Gum Health. While implants themselves are impervious to infection, they’re supported by gum and bone tissues that can be affected. Infected tissues around an implant could eventually detach and lead to implant failure. If you have periodontal (gum) disease, we must first bring it under control and render your gums infection-free before installing implants. It’s also important to maintain effective oral hygiene and regular dental cleanings and checkups for optimum implant health.
Complications from osteoporosis. People with osteoporosis — in which the bones lose bone density and are more prone to fracture — are often treated with drugs known as bisphosphonates. In less than 1% of cases of long-term use, a patient may develop osteonecrosis in which the bone in the jaw may lose its vitality and die. As with bone loss, this condition could make implant placement difficult or impractical. Most dentists recommend stopping treatment of bisphosphonates for about three months before implant surgery.
If you have any of these issues or other complications with your oral health, be sure to discuss those with us before considering dental implants. With proper planning and care, most of these difficulties can be overcome for a successful outcome.
If you would like more information on pre-existing conditions that may affect implants, please contact us or schedule an appointment for a consultation. You can also learn more about this topic by reading the Dear Doctor magazine articles “Osteoporosis & Dental Implants” and “Infections around Implants.”
You may be familiar with a dental implant used to replace a single tooth — but implant technology can do much more. Implants can also support other restorations including total teeth replacement on a jaw.
The reason they're so versatile is because implants replace the tooth root as well as the visible crown. We use a metal post, usually made of titanium, which we surgically implant in the jawbone as a root substitute. Because of a special affinity with titanium, bone around the implant grows and adheres to it and creates a durable bond.
With a single tooth replacement (the implant's original purpose when they were introduced in the 1980s) we attach a life-like porcelain crown to the individual titanium post. But with their continuing development we've adapted implants for other applications, like using a few strategically-placed implants as a stable platform for removable dentures or fixed bridges.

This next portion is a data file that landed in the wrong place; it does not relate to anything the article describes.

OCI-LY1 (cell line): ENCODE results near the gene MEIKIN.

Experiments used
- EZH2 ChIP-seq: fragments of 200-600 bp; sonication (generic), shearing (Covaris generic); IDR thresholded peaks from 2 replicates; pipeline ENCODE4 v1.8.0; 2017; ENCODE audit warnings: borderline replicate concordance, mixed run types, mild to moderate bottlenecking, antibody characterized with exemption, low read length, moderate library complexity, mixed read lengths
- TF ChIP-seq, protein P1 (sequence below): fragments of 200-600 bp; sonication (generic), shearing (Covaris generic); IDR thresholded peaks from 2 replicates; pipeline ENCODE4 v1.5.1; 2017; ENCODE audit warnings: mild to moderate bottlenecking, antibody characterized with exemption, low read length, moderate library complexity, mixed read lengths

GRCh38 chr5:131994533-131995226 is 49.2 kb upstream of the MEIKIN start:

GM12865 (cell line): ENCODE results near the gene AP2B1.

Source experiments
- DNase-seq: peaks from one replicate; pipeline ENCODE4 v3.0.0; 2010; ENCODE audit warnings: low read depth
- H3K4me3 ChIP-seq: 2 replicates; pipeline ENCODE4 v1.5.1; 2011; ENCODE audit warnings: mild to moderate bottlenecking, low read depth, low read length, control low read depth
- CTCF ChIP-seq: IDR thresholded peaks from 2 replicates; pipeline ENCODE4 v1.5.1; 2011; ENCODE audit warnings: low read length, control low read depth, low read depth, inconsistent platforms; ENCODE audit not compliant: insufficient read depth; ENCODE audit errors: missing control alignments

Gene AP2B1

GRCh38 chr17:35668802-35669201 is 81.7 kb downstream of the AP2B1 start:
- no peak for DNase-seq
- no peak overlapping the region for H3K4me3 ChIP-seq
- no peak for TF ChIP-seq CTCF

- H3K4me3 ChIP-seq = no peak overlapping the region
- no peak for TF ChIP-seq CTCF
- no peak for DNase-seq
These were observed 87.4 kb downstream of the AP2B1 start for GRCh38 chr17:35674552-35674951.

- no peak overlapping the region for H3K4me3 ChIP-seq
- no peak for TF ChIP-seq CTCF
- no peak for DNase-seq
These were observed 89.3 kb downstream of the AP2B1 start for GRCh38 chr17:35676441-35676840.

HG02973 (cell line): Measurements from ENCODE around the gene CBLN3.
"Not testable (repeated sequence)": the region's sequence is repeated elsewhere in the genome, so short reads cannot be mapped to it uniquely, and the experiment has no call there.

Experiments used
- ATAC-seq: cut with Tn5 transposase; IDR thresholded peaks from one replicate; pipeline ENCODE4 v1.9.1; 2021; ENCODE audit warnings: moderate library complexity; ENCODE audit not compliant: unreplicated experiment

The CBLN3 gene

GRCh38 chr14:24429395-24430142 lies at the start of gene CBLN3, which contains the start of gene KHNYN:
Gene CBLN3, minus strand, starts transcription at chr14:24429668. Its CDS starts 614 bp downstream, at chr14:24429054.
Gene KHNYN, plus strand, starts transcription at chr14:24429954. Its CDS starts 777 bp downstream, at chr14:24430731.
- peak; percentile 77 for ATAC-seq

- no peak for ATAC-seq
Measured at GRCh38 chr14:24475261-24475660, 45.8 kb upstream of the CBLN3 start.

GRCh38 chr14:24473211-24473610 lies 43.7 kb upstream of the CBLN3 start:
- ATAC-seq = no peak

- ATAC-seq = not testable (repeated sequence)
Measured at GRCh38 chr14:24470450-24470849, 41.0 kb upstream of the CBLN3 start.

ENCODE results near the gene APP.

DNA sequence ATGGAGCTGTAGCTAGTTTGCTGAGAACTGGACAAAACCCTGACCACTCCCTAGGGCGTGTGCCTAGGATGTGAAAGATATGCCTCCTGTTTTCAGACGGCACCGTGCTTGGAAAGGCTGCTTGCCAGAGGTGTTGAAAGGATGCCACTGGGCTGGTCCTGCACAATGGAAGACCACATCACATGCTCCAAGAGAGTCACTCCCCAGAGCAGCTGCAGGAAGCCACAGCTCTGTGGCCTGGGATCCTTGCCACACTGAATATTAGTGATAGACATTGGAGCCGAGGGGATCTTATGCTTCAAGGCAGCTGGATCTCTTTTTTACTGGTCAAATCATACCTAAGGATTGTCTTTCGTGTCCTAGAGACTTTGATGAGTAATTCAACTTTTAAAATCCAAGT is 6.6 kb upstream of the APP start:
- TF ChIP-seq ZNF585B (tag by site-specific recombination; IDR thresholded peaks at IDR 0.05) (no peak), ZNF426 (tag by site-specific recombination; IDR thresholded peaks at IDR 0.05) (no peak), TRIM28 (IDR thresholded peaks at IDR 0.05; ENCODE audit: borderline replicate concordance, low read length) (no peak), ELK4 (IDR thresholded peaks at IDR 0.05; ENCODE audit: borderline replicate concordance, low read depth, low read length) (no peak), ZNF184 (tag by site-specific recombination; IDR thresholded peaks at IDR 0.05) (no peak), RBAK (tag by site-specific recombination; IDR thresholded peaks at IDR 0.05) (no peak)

We're now able to use implants to support a full prosthetic (false) dental arch. Though similar in appearance to a removable denture, this particular prosthesis is permanently joined to the supporting implants with retaining screws.
Of course, the application requires careful pre-planning, which includes making sure you have enough healthy bone to support the implants. We'll also need to determine how many implants you'll need (usually four to six for this application) and create a surgical guide to place them in the best location for supporting the prosthesis. A dental technician will then create the prosthesis to match your jaw ridge contours and facial structure.
Using implants this way has a benefit other types of restorations can't provide: they may help stop future bone loss. The jawbone life cycle depends on stimulation from the attached tooth as you bite and chew — stimulation that ends when you lose the tooth. Traditional dentures and other restorations can't replicate that stimulation. Implants, on the other hand, directly encourage bone growth and can stop gradual bone loss.
If you need some form of total teeth replacement, consider one supported by implants. You may find they'll provide an excellent long-term solution to both function and appearance.
The month of May has been designated “Better Speech & Hearing Month” by the American Speech-Language-Hearing Association. Why would this be of interest to dental professionals? Because teeth are vital for good speech, and missing teeth can make it very hard to speak properly.
Speech is all about sounds, and forming sounds correctly requires proper positioning of oral structures such as the lips, tongue and teeth. For example, there are some words that are almost impossible to pronounce correctly without touching your tongue to your teeth. In fact, one of the hardest words to say without teeth…is teeth!
Missing teeth can affect speech indirectly as well, by reducing self-confidence. People who are missing front teeth often develop the habit of talking behind their hand or mumbling to avoid revealing the gap in their smile. Not being able to speak clearly and confidently can affect not only your appearance, but also your job prospects and social life. So what can you do about missing teeth?
Dental implants are today’s preferred tooth-replacement method. Implants are small titanium posts that are inserted in the jaw bone beneath your gums. They serve as “roots” to hold realistic-looking prosthetic (artificial) teeth in place. Implants can be used to replace one tooth, a group of teeth, or an entire row of teeth (upper or lower). Sometimes a dental implant can be placed the same day a failing tooth is removed so that you won’t need a second surgical procedure.
The healthy natural teeth on either side of the gap can also be used to support one or more replacement teeth. This method, called bridgework, can be used to replace a single tooth or several teeth in a row. Another option is removable dentures, which do not stay in the mouth all the time.
Each of these options has its benefits and risks. We’d be happy to discuss all of them in detail and help you decide which would be best in your own situation. To learn more about tooth replacement, please contact us or schedule a consultation. You can also read the Dear Doctor magazine articles “Dental Implant Surgery” and “New Teeth in One Day.”